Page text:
Having trouble navigating storm recovery?

FirstService Residential Texas has the resources, industry partnerships and trusted insights you need to guide your community through the murky waters of insurance claims, repairs and disaster planning. Contact us today! 

In any given year, Texas associations must to know how to handle insurance claims, catastrophic or otherwise. For severe weather incidents and recovery efforts, knowing how the insurance cliams process works is vital.  It can be a handful, especially when dealing with the onsluaght of resident storm damage insurance claim inquiries.  

Questions like:

  • How does the cliams process work?
  • What's the difference between contractor and adjuster estimates?
  • Will this event affect our insurance rates next year? 

Watch our latest online dialogue about overall claims process, best practices and how to prepare for similar events in the future, led by FirstService Financial Vice President of Insurance, Jamie George.


Get answers to severe storm recovery and insurance issues in this video:


What does the overall claims process look like for residents and associations?  

1) Protecting the property 

2) Reporting claims 

3) Doing immediate repairs 

4) Collecting estimates 

5) Final restoration of property 

Can you walk me through the claims adjustment process?  

It depends on if the circumstances are an act of God or an everyday insurance issue. Unlike regular claims, in catastrophic events you may encounter an independent adjuster since some carriers don't have their own, or all carrier-based adjusters are already out in the field. In that same vein, claims made as a result of devastating weather are prioritized. For example, if you live in a multifamily or high-rise community, the focus is to restore basic needs for all residents before tending to amenities and other shared spaces.  

Within 48 hours of making a claim, an adjuster should be working with you to assess the damage. They will walk the property with you and your property manager, take measurements of rooms or spaces where damages have occured (including common areas), and may take photos or use other specialized tools.  The adjuster will use their software and collected data to return a reporte on damages and expected repair costs.  This estimate is used by your insurance carrier to help determine the amount covered and paid  by your insurance claim. 

What should boards & residents expect from claims adjusters? 

When an initial claim is submitted, it may not reflect all damages discovered in the waiting period before an adjuster is able to walk the property. It's up to the board and manager to ensure all damages under the association's responsibility are accounted for and the estimate adequately restores the community.  For condominiums, this may mean managers will need to coordinate residential access by the adjuster if a water leak damaged multiple units or floors in your building.

What are the best practices for getting estimates? 

Again, this depends on if you're dealing with day-to-day claims or catastrophic, weather-related damages. For everyday claims, the recommendation is that everyone get 2-3 estimates. When it comes to weather-related damage, contractors and adjusters are extremely busy, so if you manage to snag one estimate, that's just as great. Be wary of  "weather-chasers", contractors that show up only after severe weather.  Make sure your management company has fully vetted your contractor and gone over the scope of work with your legal counsel.  To mitigate your association's risk, check out our other recent Ask the Expert video "Severe Storm Recovery with RMWBH".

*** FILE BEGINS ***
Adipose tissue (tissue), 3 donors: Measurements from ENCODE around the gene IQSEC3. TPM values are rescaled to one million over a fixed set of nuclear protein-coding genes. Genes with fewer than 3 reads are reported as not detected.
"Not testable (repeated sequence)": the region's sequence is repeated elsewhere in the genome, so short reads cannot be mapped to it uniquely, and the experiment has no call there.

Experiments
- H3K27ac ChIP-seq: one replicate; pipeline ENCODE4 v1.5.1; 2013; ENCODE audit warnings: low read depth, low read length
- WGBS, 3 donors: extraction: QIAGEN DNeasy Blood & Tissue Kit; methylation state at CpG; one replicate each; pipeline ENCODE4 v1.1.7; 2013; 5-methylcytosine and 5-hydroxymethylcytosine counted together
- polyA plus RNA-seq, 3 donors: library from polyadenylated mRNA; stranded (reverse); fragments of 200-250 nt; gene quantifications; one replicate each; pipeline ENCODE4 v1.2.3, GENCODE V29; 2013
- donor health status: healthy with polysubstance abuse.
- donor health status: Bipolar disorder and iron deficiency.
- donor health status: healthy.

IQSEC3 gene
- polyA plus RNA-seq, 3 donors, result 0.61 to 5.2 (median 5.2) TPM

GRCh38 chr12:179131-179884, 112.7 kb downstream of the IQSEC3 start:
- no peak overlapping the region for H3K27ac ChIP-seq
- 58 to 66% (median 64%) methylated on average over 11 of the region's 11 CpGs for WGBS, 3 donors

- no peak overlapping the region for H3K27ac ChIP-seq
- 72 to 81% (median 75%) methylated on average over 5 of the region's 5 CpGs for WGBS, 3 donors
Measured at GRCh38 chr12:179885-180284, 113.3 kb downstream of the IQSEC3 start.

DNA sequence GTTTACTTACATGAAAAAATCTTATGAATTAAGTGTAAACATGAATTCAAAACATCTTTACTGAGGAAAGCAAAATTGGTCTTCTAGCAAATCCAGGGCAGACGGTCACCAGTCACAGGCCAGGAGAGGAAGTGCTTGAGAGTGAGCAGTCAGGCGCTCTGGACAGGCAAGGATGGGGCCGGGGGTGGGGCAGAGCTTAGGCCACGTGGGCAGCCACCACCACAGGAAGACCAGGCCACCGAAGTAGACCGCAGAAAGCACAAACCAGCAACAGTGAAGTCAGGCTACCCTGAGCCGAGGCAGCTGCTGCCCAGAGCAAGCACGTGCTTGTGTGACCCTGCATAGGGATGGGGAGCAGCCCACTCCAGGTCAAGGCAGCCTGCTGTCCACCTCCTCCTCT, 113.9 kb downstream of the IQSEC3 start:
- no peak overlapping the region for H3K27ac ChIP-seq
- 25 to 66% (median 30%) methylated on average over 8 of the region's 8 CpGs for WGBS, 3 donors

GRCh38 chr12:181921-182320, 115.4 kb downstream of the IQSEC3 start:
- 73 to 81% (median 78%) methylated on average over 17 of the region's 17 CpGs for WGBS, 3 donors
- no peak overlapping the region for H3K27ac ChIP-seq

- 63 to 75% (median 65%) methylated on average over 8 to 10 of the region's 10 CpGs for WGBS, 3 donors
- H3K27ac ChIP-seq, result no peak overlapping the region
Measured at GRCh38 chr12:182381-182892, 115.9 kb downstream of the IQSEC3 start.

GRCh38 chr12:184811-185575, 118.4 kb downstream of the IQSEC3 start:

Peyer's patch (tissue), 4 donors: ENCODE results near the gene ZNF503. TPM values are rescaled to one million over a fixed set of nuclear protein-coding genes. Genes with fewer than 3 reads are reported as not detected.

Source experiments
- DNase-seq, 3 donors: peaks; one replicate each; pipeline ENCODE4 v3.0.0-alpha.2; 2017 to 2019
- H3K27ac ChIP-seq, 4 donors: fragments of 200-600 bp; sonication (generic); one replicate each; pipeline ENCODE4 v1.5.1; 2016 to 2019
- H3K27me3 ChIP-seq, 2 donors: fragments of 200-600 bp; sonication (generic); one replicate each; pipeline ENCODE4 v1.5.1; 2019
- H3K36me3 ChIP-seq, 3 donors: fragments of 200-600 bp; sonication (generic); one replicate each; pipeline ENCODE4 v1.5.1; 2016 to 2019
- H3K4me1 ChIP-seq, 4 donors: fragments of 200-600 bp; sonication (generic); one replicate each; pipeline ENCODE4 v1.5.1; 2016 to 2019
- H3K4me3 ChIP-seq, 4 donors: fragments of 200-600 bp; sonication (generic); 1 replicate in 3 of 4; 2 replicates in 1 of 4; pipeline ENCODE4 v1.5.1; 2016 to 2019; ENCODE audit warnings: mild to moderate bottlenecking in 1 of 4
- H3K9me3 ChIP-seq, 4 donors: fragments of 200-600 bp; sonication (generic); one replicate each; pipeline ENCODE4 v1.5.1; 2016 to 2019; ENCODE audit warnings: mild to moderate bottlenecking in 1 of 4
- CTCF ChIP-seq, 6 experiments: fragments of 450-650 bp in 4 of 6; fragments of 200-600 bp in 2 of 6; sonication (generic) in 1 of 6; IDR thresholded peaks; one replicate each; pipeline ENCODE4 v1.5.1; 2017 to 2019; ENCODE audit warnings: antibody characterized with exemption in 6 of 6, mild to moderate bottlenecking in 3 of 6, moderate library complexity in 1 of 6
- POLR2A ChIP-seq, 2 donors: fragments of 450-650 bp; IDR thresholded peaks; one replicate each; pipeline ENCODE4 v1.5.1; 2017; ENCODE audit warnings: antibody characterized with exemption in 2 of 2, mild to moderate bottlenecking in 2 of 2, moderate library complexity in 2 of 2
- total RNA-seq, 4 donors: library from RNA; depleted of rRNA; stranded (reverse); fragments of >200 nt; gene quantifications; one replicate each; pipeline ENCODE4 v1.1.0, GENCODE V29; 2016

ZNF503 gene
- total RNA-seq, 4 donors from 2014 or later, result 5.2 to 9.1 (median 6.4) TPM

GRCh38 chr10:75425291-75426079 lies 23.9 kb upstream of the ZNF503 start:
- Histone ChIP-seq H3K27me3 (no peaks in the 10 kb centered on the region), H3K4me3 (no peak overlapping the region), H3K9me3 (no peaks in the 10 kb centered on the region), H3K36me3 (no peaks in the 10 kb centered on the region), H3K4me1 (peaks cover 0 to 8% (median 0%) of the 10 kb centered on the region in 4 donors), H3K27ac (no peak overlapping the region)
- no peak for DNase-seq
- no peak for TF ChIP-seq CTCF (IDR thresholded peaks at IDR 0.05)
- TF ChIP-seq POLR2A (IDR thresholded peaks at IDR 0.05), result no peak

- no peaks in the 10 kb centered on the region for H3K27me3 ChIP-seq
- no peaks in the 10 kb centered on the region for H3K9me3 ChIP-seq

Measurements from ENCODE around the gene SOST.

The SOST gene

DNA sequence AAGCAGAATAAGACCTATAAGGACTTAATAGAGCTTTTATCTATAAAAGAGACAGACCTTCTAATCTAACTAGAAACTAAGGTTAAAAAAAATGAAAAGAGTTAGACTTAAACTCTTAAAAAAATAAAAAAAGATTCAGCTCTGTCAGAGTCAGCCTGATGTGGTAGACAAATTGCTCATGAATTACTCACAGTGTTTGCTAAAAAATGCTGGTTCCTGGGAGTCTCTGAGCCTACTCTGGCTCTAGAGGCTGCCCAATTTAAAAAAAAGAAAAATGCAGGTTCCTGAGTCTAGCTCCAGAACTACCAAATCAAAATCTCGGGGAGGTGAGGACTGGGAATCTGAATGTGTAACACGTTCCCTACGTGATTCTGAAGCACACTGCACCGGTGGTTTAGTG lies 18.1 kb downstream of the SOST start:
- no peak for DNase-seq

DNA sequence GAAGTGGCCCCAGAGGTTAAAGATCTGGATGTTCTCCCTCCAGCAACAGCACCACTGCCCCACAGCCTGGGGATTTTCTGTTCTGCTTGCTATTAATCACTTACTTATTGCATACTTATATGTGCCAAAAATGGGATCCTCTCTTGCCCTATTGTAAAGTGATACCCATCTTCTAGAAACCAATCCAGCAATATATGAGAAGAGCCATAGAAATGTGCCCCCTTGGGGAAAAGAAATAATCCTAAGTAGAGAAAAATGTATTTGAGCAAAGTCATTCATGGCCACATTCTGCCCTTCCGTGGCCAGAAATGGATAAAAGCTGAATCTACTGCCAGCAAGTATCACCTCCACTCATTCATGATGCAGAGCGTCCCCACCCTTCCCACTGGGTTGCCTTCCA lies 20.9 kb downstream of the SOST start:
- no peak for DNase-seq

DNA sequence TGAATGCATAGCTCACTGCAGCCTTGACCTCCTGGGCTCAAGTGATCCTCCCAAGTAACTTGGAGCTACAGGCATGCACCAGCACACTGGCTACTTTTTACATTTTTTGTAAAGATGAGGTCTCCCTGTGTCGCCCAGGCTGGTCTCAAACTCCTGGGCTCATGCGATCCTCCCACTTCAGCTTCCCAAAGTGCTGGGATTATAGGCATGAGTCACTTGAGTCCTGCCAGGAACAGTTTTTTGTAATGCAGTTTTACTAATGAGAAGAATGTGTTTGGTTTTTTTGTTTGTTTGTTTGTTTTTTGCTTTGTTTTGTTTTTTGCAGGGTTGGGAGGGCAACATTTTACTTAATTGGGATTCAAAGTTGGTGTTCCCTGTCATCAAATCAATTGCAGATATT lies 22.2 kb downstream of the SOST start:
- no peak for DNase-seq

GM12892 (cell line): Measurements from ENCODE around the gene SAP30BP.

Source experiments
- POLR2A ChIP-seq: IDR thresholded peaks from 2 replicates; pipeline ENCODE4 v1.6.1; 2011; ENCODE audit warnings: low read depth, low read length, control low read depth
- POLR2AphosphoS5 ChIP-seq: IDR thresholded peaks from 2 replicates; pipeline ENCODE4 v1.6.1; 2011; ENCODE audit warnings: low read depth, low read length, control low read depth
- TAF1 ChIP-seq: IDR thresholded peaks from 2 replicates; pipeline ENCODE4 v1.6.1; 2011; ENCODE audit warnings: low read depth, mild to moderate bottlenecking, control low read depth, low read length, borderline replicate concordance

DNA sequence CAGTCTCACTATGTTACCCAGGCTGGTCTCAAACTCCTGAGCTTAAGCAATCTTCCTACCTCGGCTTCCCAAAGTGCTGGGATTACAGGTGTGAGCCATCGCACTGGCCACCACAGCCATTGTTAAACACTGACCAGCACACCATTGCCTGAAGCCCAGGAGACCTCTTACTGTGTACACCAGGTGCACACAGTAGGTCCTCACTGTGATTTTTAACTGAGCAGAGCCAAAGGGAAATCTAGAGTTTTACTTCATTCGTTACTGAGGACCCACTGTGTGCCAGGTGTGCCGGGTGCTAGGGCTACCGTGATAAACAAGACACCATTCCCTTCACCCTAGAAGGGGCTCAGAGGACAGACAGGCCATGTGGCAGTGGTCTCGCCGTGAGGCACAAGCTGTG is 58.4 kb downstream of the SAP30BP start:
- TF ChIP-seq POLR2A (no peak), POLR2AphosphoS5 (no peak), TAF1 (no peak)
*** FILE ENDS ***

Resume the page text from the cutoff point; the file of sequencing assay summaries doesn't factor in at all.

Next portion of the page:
Should boards compare estimates between adjusters and contractors? 

Absolutely! Have your contractor review it with you to see the difference between the adjuster's estimate and the contractor's. It shouldn't come as a surprise if there is a significant difference, as contractors often see additional damages hidden inside walls where adjuster's aren't looking at the time of the walkthrough. However, it's important to contact your adjuster for additional details.  

Why should boards review their coverage annually? 

Because associations go through many changes, including adding or removing amenities, and if your insurance isn't updated to match the changes you've made, you may not have the proper coverage when you need it. 

What are common items that aren't covered by insurance? 

Nine times out of ten, landscaping is not covered, regardless of storm type or intensity. Damages caused by wind also usually fall under an additional insurance rider that most associations don't have.

Will the recent events affect next year's insurance rates? 

The market is already experiencing rate increases, and it's getting harder to meet underwriting guidelines. It's been ongoing for the past 18 months due to past storms, and I don't suspect that February's storms will make future circumstances any better.  Hopefully, your managment partner, like FirstService Residential, will have the leveraging power to work with preferred brokers to get your association the lowest rates and premiums on the coverage you need.


FirstService Residential Ask the Expert webinar miniseries aims to answer the most frequently asked questions of associations throughout Texas on a variety of key topics. To get more information or submit a topic for our next Ask the Expert video, contact us at [email protected]

Thursday March 04, 2021